Brian Leiter Headed for Chicago
Brian R. Leiter tracks the comings and goings of high-profile scholars in philosophy and law, writing a couple of popular academic blogs that offer details on who is taking a job where.
But this time it is Mr. Leiter who is moving on, leaving his post as a professor of law and philosophy at the University of Texas at Austin after 13 years to be a professor at the University of Chicago’s law school. In fact, he plans to blog about it all today at his law-school blog and his philosophy blog.
The move isn’t exactly a surprise. Mr. Leiter, who is 44, visited Chicago in the fall of 2006 and has been weighing a change since then. Top on his list of reasons for the move: Chicago is creating a Center for Law, Philosophy, and Human Values, which he’ll direct and which he says will make philosophical work “a more central part of the law school.” Chicago’s primary focus is law and economics.
In addition, Chicago’s law school is ranked higher than Austin’s — something Mr. Leiter should know. He produces regular reports ranking both law and philosophy programs. The rankings often rile college officials but attract widespread attention in both fields. Mr. Leiter’s latest law-school report ranks schools according to the number of citations their scholars receive. It puts Chicago second and Austin 10th.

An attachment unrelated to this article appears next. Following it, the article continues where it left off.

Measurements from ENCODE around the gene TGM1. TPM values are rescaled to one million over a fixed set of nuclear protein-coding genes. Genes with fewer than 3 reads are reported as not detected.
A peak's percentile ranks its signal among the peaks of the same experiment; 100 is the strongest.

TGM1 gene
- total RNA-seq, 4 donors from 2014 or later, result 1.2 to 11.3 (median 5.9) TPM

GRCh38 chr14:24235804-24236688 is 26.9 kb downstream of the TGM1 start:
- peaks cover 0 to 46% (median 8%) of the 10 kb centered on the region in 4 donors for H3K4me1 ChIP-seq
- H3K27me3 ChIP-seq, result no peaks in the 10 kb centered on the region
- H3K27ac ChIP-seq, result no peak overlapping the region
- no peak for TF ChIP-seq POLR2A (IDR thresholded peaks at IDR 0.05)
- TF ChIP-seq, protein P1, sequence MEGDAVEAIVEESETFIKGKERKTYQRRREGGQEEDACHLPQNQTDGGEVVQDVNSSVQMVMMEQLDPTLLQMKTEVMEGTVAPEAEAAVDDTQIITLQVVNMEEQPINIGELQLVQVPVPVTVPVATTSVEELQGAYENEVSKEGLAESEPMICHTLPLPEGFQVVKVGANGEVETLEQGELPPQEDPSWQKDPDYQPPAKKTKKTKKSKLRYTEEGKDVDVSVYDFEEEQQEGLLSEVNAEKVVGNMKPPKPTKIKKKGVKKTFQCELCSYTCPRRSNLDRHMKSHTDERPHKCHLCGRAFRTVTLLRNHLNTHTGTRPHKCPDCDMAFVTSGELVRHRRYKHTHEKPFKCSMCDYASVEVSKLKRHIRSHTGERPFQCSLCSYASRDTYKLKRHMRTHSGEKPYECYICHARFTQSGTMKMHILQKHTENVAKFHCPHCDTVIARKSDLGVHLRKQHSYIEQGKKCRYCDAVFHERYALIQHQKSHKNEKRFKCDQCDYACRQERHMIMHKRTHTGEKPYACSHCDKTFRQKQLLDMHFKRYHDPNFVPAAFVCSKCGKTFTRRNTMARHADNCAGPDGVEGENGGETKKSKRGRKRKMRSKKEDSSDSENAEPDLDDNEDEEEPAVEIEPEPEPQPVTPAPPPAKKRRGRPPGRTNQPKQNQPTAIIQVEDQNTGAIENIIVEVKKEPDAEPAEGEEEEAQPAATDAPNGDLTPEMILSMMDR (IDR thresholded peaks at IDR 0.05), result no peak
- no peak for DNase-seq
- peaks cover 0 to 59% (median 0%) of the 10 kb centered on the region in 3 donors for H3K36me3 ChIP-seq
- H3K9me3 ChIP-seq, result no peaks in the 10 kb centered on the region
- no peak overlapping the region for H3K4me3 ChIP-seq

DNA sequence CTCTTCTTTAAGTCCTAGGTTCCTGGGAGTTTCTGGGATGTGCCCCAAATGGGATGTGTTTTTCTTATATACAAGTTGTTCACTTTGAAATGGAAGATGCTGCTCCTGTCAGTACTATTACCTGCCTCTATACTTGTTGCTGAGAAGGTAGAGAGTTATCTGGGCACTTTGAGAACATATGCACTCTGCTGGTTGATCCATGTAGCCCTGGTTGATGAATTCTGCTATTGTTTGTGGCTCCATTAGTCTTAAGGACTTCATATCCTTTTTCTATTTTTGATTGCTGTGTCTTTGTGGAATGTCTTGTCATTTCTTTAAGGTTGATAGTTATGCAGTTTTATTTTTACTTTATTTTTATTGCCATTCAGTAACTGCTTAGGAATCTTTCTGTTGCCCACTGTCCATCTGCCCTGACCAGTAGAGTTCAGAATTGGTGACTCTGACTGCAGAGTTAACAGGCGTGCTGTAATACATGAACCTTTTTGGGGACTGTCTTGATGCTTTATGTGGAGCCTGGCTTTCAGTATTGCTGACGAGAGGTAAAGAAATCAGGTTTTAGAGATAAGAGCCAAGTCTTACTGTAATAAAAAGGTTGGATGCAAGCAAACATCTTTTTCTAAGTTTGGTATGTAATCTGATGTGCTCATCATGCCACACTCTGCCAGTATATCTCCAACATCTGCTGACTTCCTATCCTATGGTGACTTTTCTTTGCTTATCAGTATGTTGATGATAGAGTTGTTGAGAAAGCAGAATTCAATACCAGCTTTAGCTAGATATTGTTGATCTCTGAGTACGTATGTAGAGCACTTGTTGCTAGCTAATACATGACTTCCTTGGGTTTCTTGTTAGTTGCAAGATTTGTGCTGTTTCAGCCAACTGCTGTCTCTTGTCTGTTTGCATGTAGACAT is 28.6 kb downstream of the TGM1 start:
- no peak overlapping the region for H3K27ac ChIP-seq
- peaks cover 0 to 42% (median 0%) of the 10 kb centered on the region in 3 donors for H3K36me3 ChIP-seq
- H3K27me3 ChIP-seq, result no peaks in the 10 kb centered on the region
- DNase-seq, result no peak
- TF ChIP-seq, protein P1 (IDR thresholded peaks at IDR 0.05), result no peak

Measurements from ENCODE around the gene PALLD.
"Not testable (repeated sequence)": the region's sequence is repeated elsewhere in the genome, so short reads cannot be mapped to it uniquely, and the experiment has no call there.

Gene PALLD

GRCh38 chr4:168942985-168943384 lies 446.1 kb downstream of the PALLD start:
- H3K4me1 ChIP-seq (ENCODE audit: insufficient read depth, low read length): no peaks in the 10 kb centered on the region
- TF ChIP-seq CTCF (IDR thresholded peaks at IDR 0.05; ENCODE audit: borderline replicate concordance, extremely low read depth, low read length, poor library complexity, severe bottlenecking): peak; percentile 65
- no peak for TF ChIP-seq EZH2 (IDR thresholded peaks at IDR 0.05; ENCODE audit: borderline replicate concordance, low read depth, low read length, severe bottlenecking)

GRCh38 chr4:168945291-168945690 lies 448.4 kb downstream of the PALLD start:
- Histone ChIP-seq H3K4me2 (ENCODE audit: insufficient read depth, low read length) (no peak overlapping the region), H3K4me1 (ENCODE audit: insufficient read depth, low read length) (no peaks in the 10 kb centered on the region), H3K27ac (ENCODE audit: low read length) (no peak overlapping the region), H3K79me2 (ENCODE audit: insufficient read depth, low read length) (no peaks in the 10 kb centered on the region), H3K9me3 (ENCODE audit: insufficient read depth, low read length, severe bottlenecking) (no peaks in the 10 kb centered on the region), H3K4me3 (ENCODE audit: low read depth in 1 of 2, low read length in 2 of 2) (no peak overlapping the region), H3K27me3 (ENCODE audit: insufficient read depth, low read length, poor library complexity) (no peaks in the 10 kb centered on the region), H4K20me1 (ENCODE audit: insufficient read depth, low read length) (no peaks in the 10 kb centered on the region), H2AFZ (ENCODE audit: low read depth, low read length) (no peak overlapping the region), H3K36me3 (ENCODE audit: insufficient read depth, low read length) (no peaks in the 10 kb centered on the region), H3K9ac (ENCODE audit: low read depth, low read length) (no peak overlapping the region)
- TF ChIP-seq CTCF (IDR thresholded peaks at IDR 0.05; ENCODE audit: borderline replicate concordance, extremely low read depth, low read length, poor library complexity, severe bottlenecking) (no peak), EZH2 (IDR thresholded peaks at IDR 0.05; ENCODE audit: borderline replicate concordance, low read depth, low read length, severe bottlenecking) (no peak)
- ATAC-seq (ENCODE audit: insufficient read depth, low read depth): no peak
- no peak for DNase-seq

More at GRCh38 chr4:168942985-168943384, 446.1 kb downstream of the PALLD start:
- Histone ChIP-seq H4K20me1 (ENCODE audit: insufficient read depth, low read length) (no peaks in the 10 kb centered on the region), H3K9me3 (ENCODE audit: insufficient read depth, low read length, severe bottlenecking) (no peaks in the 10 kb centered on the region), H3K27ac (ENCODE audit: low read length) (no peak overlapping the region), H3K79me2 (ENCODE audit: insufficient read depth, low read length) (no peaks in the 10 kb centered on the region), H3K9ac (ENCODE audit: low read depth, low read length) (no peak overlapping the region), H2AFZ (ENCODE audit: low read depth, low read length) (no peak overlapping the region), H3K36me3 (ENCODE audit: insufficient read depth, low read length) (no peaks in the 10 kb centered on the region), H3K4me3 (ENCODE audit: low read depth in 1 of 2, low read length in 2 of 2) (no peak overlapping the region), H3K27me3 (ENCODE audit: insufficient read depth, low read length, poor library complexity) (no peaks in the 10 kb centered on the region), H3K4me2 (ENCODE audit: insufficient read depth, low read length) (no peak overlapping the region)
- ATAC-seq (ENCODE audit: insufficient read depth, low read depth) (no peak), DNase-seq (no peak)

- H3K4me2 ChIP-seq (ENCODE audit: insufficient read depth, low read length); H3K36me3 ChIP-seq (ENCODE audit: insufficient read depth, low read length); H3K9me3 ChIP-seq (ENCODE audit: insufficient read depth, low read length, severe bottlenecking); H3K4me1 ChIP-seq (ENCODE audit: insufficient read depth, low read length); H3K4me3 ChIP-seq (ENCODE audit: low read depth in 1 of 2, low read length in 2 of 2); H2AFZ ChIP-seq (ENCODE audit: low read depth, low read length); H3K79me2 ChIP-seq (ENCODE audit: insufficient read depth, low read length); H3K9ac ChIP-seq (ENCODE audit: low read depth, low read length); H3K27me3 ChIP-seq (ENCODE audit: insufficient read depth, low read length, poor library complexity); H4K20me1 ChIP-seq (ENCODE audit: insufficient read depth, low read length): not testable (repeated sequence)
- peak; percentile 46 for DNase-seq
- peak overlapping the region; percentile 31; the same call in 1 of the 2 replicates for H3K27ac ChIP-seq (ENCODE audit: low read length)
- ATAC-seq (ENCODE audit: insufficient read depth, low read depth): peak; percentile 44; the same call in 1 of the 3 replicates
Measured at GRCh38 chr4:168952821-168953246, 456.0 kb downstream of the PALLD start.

Of course, Mr. Leiter says he’ll miss his Austin colleagues but is eager to work with those at Chicago, including Martha Nussbaum, a philosopher who teaches at the law school.
Mr. Leiter was also drawn to Chicago for personal reasons. It has one of academe’s most generous tuition benefits for faculty children. Chicago covers the college costs of faculty children up to 75 percent of the value of Chicago’s tuition. Mr. Leiter has three young children, who will also attend the lab school on the campus.
Saul Levmore, the law dean at Chicago, says Mr. Leiter’s blogs might give some scholars a misimpression. “You think all he cares about is law-school gossip,” he says. But Mr. Leiter, he says, “is a great intellectual entrepreneur, and we like the energy he brings. He’s a most valuable player at Texas, and where he goes, students get very interested in his subject matter.”
Copyright 2007 Chronicle of Higher Education